Denver Newsroom, Feb 15, 2022 / 16:00 pm
A British human rights campaigner on Tuesday commemorated the seventh anniversary of the martyrdom of 21 men, known as the Coptic martyrs, by the Islamic State.
On Feb. 15, 2015, the Islamic State released a video online, showing masked fighters beheading the men as they knelt on a Libyan beach wearing prison-style orange jumpsuits. The Egyptian government and the Coptic Orthodox Church later confirmed the video's authenticity.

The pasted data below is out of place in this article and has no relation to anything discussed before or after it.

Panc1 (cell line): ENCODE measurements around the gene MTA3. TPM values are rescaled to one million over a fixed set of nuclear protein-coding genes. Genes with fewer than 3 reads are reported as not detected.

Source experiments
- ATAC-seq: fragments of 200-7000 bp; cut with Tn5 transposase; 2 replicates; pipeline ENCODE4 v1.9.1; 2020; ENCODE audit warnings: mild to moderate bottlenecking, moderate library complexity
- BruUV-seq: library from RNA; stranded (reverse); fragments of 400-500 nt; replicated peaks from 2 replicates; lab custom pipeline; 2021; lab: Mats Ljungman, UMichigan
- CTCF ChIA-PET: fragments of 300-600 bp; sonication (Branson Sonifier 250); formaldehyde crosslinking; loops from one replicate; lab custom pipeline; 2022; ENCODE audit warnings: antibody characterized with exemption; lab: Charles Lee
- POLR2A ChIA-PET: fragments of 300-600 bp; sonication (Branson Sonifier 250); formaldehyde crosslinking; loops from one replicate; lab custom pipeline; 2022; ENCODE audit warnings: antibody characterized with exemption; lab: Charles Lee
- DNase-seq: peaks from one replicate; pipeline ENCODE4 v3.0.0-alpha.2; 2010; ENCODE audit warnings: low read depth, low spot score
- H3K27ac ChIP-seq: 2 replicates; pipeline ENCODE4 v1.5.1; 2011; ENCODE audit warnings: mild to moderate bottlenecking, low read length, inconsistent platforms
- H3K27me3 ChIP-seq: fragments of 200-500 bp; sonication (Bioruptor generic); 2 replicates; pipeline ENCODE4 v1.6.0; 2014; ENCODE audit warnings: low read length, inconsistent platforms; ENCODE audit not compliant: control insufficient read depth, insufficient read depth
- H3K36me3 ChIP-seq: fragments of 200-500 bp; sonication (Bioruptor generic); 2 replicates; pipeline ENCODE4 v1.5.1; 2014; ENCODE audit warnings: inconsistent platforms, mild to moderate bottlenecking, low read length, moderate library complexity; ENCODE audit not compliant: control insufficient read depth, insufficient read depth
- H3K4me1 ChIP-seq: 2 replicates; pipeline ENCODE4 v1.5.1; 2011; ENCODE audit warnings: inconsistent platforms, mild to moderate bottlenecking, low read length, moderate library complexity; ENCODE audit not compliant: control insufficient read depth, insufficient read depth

In October 2018, authorities found a mass grave believed to contain the bodies of the 21 men, who had been kidnapped in Libya where they were likely seeking work opportunities.
Lord Alton of Liverpool praised the bravery of all 21 of the men, and highlighted in a particular way the solidarity shown by the lone non-Egyptian, Matthew Ayariga, who chose to be killed rather than abandon his friends. Though Matthew was not a Coptic Christian, and the jihadists told him he would be freed if he rejected Christ, he reportedly responded by saying, “Their God is my God.”